Mom is coming to visit.
I moved to the East Coast from the Midwest last September and haven’t seen my mom since then. She is coming for 5 days, and I’m excited to see her. It can be exhausting hosting a guest for a full week, but my mom is pretty low maintenance: she is happy to watch movies or go for a walk, window-shopping, whatever.
The thing is, well, we haven’t talked about the whole trans/top surgery thing. I mean, it’s not like she has never met me. I do wear my gender on my cut-off sleeve. And remember that wishing well story? Remember when I told her I was gay and she said she knew? She said she has known since I was five. She overheard me at the East China Inn making a wish that day. But I didn’t only wish for Cinderella that day, I wished to be Prince Charming. Yeah, she gets the whole gay thing, but I don’t think this trans thing will be a complete surprise, either.
It should also be known that I am constantly underestimating my loved ones; perhaps because I am so quick to expect the worst in any given situation. My mom obviously loves me very much, and I love her, but we are very good at avoiding the important topics: my gender, her alcoholism. I hope while she’s here we can chip at both of these topics just a little, hope we can look at them, even if it’s only out of the corner of our eyes.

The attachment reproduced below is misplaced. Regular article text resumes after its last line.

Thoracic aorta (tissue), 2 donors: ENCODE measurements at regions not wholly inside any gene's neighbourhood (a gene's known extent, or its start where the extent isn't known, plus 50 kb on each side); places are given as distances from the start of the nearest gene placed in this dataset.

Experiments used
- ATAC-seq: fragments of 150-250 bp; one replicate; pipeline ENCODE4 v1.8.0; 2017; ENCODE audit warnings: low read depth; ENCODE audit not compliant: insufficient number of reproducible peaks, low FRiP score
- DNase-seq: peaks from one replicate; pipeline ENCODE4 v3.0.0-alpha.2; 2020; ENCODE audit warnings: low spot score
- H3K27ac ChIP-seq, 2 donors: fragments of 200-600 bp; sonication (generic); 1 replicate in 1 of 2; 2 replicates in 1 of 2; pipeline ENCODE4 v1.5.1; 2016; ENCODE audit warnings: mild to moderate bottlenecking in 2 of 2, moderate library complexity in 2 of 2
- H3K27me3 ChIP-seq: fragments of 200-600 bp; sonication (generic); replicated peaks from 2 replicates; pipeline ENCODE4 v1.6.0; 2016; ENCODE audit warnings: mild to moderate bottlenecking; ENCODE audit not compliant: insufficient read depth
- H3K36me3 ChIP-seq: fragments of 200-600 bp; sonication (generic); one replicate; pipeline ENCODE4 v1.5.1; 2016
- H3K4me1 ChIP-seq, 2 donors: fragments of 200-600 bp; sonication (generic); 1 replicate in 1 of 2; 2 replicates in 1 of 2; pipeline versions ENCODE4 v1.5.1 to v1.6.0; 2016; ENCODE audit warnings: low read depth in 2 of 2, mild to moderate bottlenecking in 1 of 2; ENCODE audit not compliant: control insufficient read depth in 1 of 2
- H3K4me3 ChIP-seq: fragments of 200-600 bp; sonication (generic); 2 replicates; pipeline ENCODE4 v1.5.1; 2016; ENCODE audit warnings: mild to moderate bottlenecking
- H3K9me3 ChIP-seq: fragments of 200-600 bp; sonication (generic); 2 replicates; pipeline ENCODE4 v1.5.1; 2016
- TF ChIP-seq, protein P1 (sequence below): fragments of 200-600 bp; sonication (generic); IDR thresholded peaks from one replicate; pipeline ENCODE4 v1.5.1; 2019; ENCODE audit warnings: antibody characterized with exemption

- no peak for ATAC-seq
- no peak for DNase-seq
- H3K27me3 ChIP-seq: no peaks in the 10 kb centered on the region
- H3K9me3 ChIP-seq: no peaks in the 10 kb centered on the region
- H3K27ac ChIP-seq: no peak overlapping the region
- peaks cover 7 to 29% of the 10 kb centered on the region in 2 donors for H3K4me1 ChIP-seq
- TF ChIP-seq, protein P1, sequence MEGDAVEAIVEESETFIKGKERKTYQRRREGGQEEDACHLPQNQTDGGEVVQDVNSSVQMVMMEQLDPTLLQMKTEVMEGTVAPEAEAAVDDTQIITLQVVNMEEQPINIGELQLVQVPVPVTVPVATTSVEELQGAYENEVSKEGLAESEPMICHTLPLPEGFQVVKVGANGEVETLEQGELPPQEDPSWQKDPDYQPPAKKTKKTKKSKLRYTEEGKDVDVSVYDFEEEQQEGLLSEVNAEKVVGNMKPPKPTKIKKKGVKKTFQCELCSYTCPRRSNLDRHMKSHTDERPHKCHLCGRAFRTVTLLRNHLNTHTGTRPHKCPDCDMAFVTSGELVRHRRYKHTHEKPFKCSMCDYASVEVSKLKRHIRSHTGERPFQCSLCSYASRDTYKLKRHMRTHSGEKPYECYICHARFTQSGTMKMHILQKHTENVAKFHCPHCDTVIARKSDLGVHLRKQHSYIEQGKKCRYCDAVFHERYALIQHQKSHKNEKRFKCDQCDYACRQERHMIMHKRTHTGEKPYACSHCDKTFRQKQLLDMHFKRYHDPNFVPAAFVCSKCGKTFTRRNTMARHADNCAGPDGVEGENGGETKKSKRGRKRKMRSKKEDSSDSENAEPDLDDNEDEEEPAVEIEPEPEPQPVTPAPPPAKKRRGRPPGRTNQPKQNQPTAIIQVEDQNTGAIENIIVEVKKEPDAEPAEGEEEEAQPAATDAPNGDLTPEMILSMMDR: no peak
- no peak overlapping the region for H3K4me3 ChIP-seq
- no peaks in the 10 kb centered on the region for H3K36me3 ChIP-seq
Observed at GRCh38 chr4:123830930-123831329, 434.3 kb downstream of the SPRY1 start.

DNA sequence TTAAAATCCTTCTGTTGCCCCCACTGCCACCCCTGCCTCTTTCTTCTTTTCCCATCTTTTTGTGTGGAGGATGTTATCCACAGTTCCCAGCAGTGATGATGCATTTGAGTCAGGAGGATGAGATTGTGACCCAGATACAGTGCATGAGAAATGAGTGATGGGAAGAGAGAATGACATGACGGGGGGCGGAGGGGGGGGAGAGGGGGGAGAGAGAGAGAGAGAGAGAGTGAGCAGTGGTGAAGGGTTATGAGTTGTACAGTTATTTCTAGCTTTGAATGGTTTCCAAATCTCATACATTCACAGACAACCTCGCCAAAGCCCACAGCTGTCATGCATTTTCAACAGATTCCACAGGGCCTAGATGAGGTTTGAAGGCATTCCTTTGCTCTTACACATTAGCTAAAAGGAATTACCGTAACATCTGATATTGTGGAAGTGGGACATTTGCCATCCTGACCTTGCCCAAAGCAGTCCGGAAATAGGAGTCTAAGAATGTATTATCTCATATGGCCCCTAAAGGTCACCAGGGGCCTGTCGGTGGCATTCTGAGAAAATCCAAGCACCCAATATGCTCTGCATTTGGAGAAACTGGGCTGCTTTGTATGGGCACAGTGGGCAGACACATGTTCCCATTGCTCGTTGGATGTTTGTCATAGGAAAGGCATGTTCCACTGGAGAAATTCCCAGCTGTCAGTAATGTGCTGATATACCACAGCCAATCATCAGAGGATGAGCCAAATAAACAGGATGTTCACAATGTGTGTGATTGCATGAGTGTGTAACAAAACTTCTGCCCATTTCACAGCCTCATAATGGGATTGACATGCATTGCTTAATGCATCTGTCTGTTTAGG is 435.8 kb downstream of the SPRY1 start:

Part of my reticence to tell her about the surgery is that it’s not as easy as “mom, I’m a man.”* It’s “mom, I want to have a man top and a girl bottom.” She has heard of transgender people, but this queer gender business is utterly foreign to her. I know, I have to be** the one to enlighten her, get to** explain it to her. The thing is, I don’t really know how. And that tells me maybe now is not the right time to broach the topic. I just want to make sure I’m avoiding telling her for the right reasons (I’m not ready to) and not the wrong reasons (I’m scared to).
What is your advice for telling parents about top surgery, especially if you don’t fall into a recognizable gender category?
Be nice to yourselves,
Your Pal Eli
*And of course I recognize that is never an easy sentence to utter. But you see where I’m going with this: it’s not about the transgender issue, it’s about the genderqueer issue.
**I know, it’s not that I have to burden myself with this responsibility, it’s that I get the opportunity to enlighten my mom. It’s about “getting to,” not “having to.”